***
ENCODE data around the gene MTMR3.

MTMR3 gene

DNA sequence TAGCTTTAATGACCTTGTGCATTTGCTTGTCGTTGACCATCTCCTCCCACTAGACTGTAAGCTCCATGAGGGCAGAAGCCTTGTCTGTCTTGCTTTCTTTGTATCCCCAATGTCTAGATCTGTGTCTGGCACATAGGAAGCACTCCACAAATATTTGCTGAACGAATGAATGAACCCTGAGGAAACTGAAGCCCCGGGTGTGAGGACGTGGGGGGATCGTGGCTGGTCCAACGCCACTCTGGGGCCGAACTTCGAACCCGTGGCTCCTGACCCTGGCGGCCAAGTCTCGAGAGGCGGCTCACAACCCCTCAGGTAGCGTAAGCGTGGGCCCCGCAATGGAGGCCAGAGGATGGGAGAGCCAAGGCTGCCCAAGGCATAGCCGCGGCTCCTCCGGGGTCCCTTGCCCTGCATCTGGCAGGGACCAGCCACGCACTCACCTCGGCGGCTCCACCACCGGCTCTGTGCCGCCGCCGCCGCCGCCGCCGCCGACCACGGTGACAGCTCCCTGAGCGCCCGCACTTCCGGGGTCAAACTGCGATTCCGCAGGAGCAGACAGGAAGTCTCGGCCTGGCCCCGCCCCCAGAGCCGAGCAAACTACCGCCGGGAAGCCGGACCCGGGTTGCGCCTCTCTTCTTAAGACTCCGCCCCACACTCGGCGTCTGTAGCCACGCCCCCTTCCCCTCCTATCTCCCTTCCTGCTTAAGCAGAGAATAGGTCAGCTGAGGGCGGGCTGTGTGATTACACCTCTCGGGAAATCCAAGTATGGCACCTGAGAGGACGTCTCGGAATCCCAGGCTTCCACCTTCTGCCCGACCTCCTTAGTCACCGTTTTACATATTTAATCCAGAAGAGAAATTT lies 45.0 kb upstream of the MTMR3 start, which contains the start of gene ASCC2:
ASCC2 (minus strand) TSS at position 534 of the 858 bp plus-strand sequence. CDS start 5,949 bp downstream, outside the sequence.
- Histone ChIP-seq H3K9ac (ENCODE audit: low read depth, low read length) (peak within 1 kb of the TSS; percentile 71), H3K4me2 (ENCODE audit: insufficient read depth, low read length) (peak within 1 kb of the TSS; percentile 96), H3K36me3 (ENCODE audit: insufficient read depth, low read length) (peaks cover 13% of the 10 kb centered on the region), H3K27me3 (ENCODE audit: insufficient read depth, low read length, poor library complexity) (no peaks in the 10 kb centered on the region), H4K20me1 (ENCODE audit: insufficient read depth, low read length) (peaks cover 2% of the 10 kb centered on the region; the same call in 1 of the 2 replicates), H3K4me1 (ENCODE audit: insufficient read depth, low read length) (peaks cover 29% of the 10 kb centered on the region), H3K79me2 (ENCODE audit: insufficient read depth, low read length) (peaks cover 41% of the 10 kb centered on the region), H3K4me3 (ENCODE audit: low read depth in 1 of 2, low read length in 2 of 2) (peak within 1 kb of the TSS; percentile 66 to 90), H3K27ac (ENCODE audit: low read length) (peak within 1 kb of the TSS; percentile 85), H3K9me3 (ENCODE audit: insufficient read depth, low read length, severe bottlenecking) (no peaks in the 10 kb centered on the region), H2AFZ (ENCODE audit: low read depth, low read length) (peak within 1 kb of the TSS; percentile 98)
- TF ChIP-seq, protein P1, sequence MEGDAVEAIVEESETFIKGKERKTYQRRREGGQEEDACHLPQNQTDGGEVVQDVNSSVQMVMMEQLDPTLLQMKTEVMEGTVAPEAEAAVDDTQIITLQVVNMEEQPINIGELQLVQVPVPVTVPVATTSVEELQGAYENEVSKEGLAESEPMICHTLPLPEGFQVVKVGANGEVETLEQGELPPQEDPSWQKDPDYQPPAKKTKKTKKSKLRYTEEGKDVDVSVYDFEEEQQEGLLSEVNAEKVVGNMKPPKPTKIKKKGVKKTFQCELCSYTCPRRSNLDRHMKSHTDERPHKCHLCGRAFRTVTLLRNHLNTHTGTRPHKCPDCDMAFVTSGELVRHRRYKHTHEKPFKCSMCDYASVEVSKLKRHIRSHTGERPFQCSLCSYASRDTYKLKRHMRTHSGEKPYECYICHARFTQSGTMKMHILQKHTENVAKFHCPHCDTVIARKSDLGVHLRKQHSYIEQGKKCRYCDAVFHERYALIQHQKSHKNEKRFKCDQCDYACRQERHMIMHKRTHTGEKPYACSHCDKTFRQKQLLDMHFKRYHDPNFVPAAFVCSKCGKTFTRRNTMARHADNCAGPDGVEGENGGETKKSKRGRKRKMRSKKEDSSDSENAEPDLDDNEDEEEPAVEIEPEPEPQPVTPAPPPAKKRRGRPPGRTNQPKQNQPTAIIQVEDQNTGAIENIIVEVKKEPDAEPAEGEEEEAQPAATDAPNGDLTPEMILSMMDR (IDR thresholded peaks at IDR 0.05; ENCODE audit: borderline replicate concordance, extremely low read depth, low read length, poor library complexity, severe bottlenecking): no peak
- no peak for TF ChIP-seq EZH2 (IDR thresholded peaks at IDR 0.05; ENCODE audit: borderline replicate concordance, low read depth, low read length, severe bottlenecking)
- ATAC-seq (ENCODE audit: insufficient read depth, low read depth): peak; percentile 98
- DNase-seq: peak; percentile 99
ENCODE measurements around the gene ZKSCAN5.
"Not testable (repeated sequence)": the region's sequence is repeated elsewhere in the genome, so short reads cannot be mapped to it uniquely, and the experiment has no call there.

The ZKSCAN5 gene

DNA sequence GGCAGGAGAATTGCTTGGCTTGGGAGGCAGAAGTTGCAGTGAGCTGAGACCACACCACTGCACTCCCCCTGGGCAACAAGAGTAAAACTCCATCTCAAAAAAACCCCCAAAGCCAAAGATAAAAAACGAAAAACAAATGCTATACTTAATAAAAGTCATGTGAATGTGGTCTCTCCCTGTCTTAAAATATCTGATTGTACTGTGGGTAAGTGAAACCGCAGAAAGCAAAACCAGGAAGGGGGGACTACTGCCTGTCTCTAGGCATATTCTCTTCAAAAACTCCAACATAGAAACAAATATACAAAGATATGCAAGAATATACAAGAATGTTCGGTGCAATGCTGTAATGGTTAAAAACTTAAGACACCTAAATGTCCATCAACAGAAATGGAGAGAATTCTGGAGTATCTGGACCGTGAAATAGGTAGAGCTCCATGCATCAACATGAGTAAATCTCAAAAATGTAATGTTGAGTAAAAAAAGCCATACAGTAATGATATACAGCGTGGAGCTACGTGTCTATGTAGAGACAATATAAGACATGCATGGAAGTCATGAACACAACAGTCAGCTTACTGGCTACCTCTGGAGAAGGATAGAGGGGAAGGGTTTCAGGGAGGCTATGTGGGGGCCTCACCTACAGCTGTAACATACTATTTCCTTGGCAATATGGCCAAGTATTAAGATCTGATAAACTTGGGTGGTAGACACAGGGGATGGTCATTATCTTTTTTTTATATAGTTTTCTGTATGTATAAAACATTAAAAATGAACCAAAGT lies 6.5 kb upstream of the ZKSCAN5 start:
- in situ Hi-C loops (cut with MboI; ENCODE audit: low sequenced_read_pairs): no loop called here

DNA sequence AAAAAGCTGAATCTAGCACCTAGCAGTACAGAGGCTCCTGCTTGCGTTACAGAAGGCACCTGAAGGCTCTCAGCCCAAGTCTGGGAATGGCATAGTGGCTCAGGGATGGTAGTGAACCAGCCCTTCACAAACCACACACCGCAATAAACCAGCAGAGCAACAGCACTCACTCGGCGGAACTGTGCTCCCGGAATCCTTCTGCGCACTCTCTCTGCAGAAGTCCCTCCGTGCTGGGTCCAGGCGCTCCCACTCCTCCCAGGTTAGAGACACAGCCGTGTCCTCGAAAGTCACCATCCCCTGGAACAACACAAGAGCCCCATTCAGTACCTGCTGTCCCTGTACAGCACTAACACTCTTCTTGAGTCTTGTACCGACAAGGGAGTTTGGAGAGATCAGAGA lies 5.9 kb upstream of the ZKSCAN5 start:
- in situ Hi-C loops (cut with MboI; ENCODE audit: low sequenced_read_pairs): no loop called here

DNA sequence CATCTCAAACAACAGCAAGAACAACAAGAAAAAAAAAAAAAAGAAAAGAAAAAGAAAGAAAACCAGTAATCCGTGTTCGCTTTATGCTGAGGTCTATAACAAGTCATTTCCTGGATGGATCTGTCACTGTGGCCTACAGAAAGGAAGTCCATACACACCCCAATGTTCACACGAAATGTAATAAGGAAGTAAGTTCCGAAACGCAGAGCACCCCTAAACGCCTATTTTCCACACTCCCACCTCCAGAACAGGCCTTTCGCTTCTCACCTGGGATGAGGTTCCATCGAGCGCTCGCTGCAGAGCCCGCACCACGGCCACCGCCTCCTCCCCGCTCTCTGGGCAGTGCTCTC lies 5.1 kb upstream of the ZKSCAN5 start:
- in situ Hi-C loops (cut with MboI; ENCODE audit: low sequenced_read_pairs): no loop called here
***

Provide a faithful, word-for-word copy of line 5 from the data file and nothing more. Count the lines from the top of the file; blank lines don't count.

- Histone ChIP-seq H3K9ac (ENCODE audit: low read depth, low read length) (peak within 1 kb of the TSS; percentile 71), H3K4me2 (ENCODE audit: insufficient read depth, low read length) (peak within 1 kb of the TSS; percentile 96), H3K36me3 (ENCODE audit: insufficient read depth, low read length) (peaks cover 13% of the 10 kb centered on the region), H3K27me3 (ENCODE audit: insufficient read depth, low read length, poor library complexity) (no peaks in the 10 kb centered on the region), H4K20me1 (ENCODE audit: insufficient read depth, low read length) (peaks cover 2% of the 10 kb centered on the region; the same call in 1 of the 2 replicates), H3K4me1 (ENCODE audit: insufficient read depth, low read length) (peaks cover 29% of the 10 kb centered on the region), H3K79me2 (ENCODE audit: insufficient read depth, low read length) (peaks cover 41% of the 10 kb centered on the region), H3K4me3 (ENCODE audit: low read depth in 1 of 2, low read length in 2 of 2) (peak within 1 kb of the TSS; percentile 66 to 90), H3K27ac (ENCODE audit: low read length) (peak within 1 kb of the TSS; percentile 85), H3K9me3 (ENCODE audit: insufficient read depth, low read length, severe bottlenecking) (no peaks in the 10 kb centered on the region), H2AFZ (ENCODE audit: low read depth, low read length) (peak within 1 kb of the TSS; percentile 98)